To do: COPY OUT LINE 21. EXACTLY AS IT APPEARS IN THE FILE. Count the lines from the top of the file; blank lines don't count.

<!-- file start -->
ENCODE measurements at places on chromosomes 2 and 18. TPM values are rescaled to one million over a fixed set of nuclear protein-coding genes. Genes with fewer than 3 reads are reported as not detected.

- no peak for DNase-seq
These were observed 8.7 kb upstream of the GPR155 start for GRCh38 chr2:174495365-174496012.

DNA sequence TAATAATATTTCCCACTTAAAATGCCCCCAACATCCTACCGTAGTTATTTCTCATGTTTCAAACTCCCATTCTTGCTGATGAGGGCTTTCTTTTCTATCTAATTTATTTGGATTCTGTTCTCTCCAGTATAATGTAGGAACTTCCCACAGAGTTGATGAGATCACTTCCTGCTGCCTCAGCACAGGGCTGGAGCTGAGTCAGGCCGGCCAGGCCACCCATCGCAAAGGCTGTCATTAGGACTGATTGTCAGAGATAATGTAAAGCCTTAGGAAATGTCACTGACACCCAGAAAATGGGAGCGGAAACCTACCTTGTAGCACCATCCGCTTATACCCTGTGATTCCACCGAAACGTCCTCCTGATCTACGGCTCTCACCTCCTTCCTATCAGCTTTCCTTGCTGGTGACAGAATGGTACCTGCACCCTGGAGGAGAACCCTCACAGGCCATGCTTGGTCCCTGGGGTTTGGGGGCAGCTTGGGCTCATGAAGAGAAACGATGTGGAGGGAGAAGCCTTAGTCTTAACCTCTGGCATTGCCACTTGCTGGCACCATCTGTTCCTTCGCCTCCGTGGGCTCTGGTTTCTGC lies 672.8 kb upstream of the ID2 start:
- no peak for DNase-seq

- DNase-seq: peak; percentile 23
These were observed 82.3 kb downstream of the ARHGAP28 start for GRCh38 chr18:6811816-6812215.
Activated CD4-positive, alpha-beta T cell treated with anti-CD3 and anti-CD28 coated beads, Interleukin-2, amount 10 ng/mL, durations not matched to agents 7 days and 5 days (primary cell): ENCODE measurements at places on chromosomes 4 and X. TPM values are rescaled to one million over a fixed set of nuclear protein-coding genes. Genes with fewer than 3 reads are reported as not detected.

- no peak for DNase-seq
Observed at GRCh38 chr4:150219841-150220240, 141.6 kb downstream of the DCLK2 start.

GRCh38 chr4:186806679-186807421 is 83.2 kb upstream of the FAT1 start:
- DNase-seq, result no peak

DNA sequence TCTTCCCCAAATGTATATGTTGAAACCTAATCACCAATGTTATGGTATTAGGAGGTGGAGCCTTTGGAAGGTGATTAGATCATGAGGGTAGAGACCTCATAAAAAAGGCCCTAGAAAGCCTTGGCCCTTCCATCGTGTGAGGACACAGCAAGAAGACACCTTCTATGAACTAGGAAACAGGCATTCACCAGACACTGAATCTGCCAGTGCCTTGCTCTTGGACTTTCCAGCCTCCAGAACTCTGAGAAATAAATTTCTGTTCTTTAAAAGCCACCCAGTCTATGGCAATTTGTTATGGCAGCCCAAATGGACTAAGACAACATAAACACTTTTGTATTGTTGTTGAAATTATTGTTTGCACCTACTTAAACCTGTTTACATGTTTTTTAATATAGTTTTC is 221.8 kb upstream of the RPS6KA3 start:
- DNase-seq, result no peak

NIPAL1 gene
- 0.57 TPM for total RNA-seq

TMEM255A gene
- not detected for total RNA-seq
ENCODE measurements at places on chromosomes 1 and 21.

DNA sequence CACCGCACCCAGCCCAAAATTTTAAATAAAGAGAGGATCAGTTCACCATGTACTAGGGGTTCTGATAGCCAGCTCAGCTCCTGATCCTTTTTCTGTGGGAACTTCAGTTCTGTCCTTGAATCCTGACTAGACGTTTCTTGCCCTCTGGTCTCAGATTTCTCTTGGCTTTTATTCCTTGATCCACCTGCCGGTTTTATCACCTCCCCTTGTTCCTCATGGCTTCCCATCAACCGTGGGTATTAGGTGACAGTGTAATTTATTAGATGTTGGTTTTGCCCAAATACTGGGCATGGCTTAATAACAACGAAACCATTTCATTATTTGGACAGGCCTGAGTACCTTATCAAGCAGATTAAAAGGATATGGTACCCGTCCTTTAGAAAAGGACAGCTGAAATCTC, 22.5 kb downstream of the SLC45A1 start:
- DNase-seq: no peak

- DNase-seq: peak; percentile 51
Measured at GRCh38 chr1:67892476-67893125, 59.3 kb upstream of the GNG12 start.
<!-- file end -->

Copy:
- DNase-seq: no peak